We saw a lot of places on the tour and went all the way up to the Notre Dame. This was us doing more touristy things, than traveller things, which if you’re a regular reader of this blog, would know the difference.

5 minutes away from 21 Jump is a big shopping centre, the only one we came across here. Filled with some of the best brands, most of them being super famous, but not being easily available; especially in India. Most of these usually run some or the other kind of discount throughout the year.

After shopping and window shopping to our hearts content, we came back to our temporary abode. Freshened up and left for the fan park for Wales vs Belgium.

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The Notre Dame

Most of these fan parks have their own electric atmosphere and the experience is completely different each time, thanks to the fans and the pace of the match. This one, was right by the Marseille beach, and what a treat it was to watch this sunset. I always tend to lose my thoughts and just marvel at this super beautiful, absolutely free gift of nature. Watching it in the hostel was also an option. Although the TV was what appeared to be from the 90s; the subsequent banter mixed with alcohol is nothing short of a fun night!

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A personal recommendation which I’ve probably mentioned earlier too, is that if you truly want to enjoy the hostel, try not to go in a big group as you tend to be involved amongst yourselves and not mix much and get involved in what’s happening in and around the hostel. Talking to and partying all through the night with strangers is a big upside of staying in a hostel.

Ps. The next time I am not going completely groomed to the T, so that I can actually engage and get a taste of the local salons. We came across a few really fancy ones.

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View from the trek.

On our last day in Marseille, we set out for cliff jumping. As you set foot into the Calanques National Park, there are around 4-5 different routes and spots for one to go cliff jumping. It starts at a 35-40 minute trek which can go as high as 3 hours depending on the spot you decide to jump from.

It’s essential to go well equipped with some food to eat, water, spare clothes, a towel and lots of sunscreen. There are absolutely no shops around to cater anything, except a couple of dudes looking to make a quick buck by selling you soda at thrice the actual cost. Also carry at least two sets of shoes (or buy a pair of diving shoes) cause you’ll find sharp edges and pointy stones in abundance, while scaling your way to the jump spot. In case you’re fine with the no-shoe approach, I can guarantee you a few small cuts, bruises and some bleeding, which only stings more as soon as you jump into the sea for obvious reasons. No biggie! I myself got several cuts while doing it all.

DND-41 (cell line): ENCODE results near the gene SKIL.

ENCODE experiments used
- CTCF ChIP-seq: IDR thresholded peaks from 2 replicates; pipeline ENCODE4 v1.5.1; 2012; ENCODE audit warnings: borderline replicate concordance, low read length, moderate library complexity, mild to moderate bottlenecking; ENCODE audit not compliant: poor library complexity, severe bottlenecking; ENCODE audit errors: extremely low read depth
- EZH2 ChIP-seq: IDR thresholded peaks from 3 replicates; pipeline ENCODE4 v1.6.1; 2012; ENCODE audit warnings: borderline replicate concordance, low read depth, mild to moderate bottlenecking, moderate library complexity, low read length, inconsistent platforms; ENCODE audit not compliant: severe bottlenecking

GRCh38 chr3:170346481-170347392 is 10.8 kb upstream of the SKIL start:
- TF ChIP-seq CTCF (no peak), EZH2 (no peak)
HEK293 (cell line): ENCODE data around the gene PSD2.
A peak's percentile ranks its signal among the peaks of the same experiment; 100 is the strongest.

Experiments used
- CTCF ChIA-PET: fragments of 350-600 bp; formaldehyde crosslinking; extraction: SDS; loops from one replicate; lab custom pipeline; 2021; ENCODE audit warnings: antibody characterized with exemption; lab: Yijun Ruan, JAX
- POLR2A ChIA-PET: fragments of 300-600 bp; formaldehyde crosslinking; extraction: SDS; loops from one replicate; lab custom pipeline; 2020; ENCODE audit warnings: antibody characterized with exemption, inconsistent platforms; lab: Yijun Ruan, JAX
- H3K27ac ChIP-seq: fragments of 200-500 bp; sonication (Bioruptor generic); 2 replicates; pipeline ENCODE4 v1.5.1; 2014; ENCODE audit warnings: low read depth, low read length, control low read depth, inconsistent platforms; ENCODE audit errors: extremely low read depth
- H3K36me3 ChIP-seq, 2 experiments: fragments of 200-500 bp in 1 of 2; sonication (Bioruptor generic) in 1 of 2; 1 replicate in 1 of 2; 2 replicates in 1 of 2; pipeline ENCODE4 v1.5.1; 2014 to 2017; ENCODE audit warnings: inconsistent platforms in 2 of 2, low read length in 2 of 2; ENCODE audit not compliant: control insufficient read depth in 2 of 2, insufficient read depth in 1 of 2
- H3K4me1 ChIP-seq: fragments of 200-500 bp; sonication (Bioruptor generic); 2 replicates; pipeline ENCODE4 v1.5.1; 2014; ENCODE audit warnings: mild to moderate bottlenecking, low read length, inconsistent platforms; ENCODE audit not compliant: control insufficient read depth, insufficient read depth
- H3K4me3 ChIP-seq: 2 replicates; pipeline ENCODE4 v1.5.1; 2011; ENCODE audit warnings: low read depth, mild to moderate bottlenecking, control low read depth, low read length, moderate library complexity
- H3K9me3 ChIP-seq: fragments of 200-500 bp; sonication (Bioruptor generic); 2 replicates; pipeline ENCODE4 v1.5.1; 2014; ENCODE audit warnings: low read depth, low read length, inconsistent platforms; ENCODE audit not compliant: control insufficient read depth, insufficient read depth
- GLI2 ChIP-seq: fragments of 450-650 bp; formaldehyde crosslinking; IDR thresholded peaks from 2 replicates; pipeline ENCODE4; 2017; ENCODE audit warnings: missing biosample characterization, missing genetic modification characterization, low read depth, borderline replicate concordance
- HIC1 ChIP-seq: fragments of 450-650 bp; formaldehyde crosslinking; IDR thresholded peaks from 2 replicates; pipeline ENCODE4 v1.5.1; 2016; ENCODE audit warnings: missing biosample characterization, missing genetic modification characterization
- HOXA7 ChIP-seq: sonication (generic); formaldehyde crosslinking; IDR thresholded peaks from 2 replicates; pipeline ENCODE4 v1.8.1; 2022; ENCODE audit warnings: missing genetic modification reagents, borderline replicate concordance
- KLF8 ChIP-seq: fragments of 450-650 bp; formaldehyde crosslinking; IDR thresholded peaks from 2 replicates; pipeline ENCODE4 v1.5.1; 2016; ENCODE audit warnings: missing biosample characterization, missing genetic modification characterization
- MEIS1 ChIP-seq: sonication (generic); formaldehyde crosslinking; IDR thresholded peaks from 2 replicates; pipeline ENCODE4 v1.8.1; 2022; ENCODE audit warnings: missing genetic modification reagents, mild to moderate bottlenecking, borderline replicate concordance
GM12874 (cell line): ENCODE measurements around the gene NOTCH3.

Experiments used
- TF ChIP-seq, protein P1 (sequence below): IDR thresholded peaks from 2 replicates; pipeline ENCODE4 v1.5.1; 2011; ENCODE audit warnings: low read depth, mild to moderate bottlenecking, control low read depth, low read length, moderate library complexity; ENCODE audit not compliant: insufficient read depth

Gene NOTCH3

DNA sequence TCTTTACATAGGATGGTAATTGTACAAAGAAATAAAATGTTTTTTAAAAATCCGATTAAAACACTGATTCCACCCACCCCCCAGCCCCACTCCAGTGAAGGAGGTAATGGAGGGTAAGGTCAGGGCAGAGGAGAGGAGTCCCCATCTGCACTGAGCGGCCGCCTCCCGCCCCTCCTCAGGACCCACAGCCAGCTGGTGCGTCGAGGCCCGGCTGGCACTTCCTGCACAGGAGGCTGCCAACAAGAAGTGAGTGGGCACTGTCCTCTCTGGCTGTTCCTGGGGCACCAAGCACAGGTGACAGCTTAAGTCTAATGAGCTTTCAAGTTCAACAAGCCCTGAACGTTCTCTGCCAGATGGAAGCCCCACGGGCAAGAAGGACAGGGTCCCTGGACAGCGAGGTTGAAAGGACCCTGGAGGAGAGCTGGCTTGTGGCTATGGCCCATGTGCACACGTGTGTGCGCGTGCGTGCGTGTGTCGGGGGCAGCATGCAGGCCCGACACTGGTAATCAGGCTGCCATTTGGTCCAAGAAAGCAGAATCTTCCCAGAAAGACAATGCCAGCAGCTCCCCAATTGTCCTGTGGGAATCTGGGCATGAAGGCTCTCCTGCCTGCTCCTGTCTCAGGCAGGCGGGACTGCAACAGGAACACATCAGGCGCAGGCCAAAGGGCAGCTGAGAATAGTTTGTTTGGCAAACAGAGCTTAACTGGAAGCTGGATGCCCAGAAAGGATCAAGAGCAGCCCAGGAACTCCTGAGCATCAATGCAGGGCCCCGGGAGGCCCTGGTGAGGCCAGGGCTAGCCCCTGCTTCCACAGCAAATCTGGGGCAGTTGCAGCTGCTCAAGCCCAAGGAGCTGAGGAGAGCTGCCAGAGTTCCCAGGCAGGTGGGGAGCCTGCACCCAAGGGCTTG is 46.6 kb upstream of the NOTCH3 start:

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The route towards the beach.

The trek route was quite unique and the view straight out of a movie; extremely picturesque in itself, going from a hill downwards with some stoned roads and some rough patches, with the magnificent blue sea right along the way. Its a long way, but the experience was worth every calorie burnt, every cut opened and blood lost. Also, you can choose your spot to jump from, ranging from around 10 feet to 50 feet.

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The two cliffs to dive from. A spot on the left side goes as high as 50 feet. There are also small boat parties going on in the boats nearby!

The whole process is super exhausting and if you’re ever in a hurry like we were, its just as torturous. Climbing up the rocks and into the sea, swimming back to the shore only to do it 5 more times is nothing short of painstaking exhaustion. The worst part was the trek upwards which we did not account for, while running around like maniacs. Mr.Sun too did us no favour, shining as bright as ever!

The whole experience goes for about 4-5 hours easily, unless you hurry a lot. The national park is connected by busses or personal cars. And if you opt for the public transport, keep in mind the bus timings since the frequency is not too high. You start off in a metro and then the bus to get here.

The Train and Bus Passes. They can be used in any public transport.

We came back dead tired, had lunch and simply crashed from the exhaustion. Woke up in the evening and set off for the fan zone. The atmosphere again was intense and similar to the last time. Half of our squad took a detour and went for a massage instead.

That was our last day in Marseille, as we set out for Chamonix next. Stay tuned and subscribe for my next post featuring our journey to and in Chamonix. And if you like this piece, feel free to like, share and comment.

Until Next Time,

The Travellothoner.